Female Marvel superheroes who deserve their own shows SheHulk Ms Marvel and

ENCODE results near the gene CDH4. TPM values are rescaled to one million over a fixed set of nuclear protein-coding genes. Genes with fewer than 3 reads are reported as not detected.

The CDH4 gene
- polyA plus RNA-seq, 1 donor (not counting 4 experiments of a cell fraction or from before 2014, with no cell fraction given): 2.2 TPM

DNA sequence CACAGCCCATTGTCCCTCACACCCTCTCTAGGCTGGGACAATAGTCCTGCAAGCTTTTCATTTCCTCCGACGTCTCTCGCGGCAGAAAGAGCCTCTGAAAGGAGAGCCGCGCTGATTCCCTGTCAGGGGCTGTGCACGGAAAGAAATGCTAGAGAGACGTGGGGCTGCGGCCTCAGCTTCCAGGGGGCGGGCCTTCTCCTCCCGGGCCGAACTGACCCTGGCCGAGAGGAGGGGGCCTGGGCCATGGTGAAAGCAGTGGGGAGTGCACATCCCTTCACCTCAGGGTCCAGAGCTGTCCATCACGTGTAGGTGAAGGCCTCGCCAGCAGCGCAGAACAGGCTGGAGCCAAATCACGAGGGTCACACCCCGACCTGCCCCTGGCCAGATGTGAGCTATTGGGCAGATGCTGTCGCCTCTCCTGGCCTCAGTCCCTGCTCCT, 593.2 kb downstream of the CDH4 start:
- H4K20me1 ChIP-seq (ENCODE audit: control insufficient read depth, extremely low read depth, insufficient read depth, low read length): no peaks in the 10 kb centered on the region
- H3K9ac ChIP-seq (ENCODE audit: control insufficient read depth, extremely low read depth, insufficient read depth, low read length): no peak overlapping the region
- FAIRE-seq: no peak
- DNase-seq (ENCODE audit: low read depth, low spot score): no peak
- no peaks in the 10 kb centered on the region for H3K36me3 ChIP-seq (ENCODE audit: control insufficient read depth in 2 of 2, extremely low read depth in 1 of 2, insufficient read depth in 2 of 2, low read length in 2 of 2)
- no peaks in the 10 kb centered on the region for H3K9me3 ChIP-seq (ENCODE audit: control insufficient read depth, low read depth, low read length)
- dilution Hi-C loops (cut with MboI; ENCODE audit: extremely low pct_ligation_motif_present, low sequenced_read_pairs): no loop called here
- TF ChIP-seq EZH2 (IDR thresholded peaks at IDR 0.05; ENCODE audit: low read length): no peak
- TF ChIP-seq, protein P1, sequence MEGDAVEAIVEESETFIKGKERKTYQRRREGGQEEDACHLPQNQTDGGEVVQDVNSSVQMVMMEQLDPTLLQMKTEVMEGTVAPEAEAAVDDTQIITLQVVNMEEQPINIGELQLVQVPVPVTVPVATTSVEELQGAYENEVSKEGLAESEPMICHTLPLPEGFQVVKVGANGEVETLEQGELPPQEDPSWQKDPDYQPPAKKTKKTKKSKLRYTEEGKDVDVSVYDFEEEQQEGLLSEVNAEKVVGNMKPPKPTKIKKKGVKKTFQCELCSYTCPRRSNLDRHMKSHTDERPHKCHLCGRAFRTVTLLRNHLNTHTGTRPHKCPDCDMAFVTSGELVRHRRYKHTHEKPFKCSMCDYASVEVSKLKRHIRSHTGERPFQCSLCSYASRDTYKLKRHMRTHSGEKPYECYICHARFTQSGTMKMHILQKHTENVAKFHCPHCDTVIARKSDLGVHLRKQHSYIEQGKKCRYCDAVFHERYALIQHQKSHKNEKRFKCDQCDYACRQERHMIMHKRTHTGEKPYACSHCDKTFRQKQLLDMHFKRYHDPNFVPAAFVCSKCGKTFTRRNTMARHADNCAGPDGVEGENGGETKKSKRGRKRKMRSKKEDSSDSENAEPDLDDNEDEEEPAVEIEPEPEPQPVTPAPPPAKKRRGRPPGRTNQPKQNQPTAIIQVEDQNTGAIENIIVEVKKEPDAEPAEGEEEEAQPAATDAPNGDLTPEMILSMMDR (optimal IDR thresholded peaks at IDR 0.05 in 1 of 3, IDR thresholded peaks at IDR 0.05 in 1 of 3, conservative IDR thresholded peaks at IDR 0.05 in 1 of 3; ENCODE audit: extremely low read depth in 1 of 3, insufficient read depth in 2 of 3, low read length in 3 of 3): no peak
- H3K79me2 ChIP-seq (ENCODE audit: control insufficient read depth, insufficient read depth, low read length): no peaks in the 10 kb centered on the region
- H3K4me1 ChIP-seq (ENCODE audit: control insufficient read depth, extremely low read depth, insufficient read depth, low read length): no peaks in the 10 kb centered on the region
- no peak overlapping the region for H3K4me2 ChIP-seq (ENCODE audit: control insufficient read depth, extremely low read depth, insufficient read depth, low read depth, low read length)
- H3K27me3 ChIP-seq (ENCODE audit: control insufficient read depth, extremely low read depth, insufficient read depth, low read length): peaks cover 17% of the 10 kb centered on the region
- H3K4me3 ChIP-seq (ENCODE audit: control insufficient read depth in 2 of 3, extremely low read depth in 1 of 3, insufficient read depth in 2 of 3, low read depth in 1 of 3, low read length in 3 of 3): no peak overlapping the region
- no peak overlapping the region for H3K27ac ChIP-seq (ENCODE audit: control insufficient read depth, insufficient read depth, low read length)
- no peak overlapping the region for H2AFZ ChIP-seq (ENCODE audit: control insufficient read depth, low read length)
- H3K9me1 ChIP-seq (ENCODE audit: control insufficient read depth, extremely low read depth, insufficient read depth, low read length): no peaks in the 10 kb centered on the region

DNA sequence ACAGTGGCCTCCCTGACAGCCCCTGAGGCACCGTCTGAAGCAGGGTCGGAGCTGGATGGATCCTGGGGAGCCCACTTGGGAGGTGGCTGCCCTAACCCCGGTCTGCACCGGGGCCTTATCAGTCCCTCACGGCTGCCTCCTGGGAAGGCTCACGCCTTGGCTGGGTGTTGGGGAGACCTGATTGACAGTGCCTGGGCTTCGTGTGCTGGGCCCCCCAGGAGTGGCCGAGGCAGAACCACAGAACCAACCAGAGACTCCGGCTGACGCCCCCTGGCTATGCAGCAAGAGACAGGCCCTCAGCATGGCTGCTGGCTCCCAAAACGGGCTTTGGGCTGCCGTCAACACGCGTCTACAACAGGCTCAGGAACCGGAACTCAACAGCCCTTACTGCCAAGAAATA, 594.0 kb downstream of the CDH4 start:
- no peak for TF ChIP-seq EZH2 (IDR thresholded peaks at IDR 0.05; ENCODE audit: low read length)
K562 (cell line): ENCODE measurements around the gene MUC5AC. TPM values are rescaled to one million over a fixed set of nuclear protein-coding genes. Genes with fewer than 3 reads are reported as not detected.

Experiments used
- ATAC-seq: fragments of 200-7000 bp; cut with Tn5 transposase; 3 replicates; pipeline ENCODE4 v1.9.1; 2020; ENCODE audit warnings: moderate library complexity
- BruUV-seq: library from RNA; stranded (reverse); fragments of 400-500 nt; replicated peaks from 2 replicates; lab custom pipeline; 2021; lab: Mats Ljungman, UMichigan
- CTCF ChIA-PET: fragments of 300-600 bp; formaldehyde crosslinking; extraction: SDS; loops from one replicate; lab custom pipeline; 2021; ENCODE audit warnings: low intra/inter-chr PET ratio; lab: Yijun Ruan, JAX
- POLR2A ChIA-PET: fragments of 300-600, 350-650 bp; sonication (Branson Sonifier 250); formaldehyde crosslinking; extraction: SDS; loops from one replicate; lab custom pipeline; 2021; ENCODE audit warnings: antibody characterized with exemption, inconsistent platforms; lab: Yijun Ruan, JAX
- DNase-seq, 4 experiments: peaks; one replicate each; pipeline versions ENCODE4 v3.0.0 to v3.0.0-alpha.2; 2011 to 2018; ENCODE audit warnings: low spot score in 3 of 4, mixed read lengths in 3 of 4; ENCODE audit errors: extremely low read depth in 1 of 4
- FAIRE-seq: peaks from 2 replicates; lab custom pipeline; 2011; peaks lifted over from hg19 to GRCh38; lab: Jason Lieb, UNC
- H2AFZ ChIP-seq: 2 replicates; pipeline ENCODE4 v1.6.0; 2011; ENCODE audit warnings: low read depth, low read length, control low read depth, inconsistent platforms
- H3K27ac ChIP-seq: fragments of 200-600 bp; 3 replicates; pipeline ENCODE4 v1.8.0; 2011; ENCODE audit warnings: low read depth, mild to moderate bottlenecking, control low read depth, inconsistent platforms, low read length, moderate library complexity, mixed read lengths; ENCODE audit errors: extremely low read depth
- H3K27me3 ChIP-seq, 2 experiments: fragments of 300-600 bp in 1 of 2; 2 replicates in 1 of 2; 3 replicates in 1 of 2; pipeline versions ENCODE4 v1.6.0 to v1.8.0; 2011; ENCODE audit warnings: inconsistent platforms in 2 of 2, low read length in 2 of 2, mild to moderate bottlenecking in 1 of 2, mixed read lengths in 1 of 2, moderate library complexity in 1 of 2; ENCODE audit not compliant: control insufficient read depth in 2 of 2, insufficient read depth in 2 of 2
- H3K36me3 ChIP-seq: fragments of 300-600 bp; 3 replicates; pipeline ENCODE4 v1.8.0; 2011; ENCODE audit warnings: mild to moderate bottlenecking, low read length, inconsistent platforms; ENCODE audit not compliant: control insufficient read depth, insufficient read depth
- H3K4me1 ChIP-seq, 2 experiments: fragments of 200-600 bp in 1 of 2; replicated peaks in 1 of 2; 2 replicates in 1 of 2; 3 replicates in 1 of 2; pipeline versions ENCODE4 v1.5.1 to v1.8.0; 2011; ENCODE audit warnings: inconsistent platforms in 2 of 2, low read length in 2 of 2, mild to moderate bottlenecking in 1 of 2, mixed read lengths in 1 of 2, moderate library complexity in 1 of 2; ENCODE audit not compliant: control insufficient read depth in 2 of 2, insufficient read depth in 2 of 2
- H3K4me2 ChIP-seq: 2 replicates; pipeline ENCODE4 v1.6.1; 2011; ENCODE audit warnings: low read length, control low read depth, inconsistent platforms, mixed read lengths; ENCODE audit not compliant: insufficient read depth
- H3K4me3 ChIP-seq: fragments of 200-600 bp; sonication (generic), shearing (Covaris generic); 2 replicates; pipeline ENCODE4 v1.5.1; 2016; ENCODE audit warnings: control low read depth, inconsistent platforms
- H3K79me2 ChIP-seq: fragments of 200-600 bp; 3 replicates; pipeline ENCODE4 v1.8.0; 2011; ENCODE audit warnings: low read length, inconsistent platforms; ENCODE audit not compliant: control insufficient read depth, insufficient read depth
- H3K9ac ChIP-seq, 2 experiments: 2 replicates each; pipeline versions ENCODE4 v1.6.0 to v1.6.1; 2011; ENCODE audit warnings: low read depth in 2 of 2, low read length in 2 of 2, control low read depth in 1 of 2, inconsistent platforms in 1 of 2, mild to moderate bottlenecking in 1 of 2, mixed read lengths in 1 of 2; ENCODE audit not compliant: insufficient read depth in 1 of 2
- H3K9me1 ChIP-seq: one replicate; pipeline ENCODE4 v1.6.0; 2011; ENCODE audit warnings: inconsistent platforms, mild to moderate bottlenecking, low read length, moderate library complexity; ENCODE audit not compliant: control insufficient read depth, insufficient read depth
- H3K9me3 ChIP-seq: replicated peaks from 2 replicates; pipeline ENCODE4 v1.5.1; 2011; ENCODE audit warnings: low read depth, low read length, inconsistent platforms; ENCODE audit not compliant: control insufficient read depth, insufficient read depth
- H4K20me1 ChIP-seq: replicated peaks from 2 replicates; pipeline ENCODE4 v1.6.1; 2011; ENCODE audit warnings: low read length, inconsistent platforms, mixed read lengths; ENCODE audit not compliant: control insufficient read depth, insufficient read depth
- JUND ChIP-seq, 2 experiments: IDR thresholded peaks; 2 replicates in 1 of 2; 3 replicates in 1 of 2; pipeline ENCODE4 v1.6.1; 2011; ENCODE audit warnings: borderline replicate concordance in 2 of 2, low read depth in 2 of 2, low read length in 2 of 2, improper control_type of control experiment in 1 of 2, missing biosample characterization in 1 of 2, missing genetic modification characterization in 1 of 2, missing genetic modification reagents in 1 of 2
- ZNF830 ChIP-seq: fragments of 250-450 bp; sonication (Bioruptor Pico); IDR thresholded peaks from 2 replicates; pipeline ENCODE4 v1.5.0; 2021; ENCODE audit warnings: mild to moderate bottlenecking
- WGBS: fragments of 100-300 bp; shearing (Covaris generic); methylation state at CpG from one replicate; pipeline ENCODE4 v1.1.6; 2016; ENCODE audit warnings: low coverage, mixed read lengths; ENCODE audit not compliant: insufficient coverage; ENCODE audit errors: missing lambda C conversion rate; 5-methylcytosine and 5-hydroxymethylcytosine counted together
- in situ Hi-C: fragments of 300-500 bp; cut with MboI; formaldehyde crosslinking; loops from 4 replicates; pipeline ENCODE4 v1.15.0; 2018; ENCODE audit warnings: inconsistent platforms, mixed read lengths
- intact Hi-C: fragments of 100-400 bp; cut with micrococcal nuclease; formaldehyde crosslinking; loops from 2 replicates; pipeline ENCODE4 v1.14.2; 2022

first_img Share your voice Originally published Nov. 15, 2018. Update, Aug. 6: Adds new ABC information.  Marvel Target ABC Tessa Thompson played a Valkyrie warrior in the 2017 movie Thor: Ragnarok. Marvel With a new live-action series focused on Scarlet Witch (Elizabeth Olsen) called WandaVision headed to the new Disney Plus streaming service. And now it looks like ABC might be eyeing a Marvel female superhero series for its own network.”I have spoken to Marvel and we are in active talks about one project in particular,” ABC Entertainment president Karey Burke told Deadline on Monday. Burke said the character would be “something brand new, mostly” to align with ABC’s strategy of focusing on female superheroes.While we’re excited that both ABC and Disney Plus are exploring more Marvel characters for upcoming shows, we have our own list of female superheroes we think deserve their own TV series.shehulk001.jpgEnlarge ImageShe-Hulk in the Marvel comics. Marvel 1. She-Hulk When lawyer Jennifer Walters gets an emergency blood transfusion from her cousin Dr. Bruce Banner, she ends up getting a milder case of his Hulk condition. Unlike Hulk, Walters can keep her emotions in check when she transforms into She-Hulk. The lawyer-by-day, vigilante-by-night angle worked well for the Marvel character Daredevil in the hit Netflix series, so why not She-Hulk? Perhaps ABC or Disney Plus can relaunch She-Hulk as a Law & Order-type drama, or maybe even an Ally McBeal comedy. In the comics, She-Hulk was also a member of the Avengers, the Fantastic Four, the Defenders and S.H.I.E.L.D., so the crossover potential is endless. 2. Black WidowNatalia “Natasha” Romanova/Black Widow (played by Scarlett Johansson in the MCU) was a Russian spy and adversary to Iron Man. She ultimately defected to the US and joined S.H.I.E.L.D. Later, she became an important member of the Avengers. Black Widow is already getting her own prequel movie where we see how she transformed from spy to superhero, but what about a series with Black Widow as a teenager? High school Natasha Romanova could be like Riverdale with a lot more fighting.doramblackpanthercropEnlarge ImageThe fictional nation of Wakanda in “Black Panther” was guarded by the Dora Milaje, which took inspiration from a real group. Marvel Films 3. The Dora MilajeThe warrior women of Wakanda from Black Panther are fierce and fabulous, so why not give them their own women-centric spin-off series? Black Panther director Ryan Coogler recently commented that he’d be interested in making a spin-off movie about them. Even the real-world 19th-century Dahomey Warriors — the all-female military regiment who inspired the Dora Milaje — are getting a TV series. It would be interesting to see how the Dora Milaje came to be, before Wakanda was revealed to the outside world. 4. X-23Laura Kinney AKA X-23 was created to be the ideal killing machine thanks to Wolverine’s stolen DNA. In the Marvel comics, Laura’s mother Dr. Sarah Kinney was hired by a top-secret program to recreate the Weapon X experiment that originally turned Logan into Wolverine. Laura — named X-23 — was a clone created from these experiments and trained to kill. But she eventually escaped and eventually found Charles Xavier and joined the Avengers Academy. Imagine what she could do with her own TV series?zoesaldanagamora.jpgEnlarge ImageZoe Saldana as Gamora in Guardians of the Galaxy. Marvel 5. Gamora Then there’s the female space assassin Gamora (Zoe Saldana) in Marvel’s Guardians of the Galaxy movies. Her character’s complex history would make for an ideal ABC series, particularly if the show focused on why she’s the last of her species (Zen-Whoberis) after everyone was exterminated by the Badoon. Overcoming her tragic past to later rise up as one of the deadliest assassins in the universe is inspiring to say the least. 6. Danielle Moonstar It’s about time fans were introduced to one of the first female Native American characters in a series all her own. Danielle Moonstar is a mutant raised as part of the Cheyenne Nation. Under the guidance of X-Men’s Professor Xavier, she learned to hone her ability to create images of people’s greatest fears. This series could either focus on her life with other teen mutants at the school, or the superhero she became later as an adult.7. A-Force The Avengers might have felt like the superhero all-stars in their heyday, but the all-female A-Force is even cooler. This lineup consists of Captain Marvel, Dazzler, Medusa, She-Hulk, Singularity, Nico Minoru and a female Thor who band together to fight evil. That alone sounds like the best series ever. image003Enlarge ImageSpider-Gwen in action. Marvel Animation 8. Spider-Gwen Peter Parker’s flame Gwen Stacy is living her own web-slinging adventures as Spider-Gwen in an alternate universe. It would be refreshing to have a Spider-Man series with a female lead for a change. Plus considering how much fans were excited to spot her as an Easter egg in Avengers: Endgame, now might be the perfect time for a Spider-Gwen TV series. 9. Misty Knight When police officer Misty Knight lost her arm in battle, she soon got an bionic arm and became the kind of superhero New York City deserved. We’ve already seen her character (played by Simone Missick) impress fans in the Netflix series Luke Cage, but it might be time to shine the spotlight more on Misty to tell her full story. 10. Kamala Khan as Ms. MarvelMeet 16-year-old Pakistani-American Kamala Khan from Jersey City, New Jersey. She idolizes Carol Danvers and wants to follow in her superhero footsteps. In 2014, Khan was given her own Ms. Marvel comic book series by Sana Amanat, G. Willow Wilson, and Adrian Alphona. She is the fourth character to take the name Ms. Marvel. She’s also the first Muslim superhero character to headline her own comic series. This could be a great character for Disney or ABC to explore more, giving their network some much-needed diversity.11. The Valkyries Fans got a glimpse of the female demi-goddesses known as the Valkyries in the 2017 movie Thor: Ragnarok. Actor Tessa Thompson stole the movie as the hard-drinking character Scrapper 142, previously a legendary Valkyrie warrior. A prequel series all about this character could show how the Valkyries came to be, and why they were ultimately defeated.  The 15 most powerful female superheroes right now (pictures) Tagscenter_img Comments 6 TV and Movies 17 Photoslast_img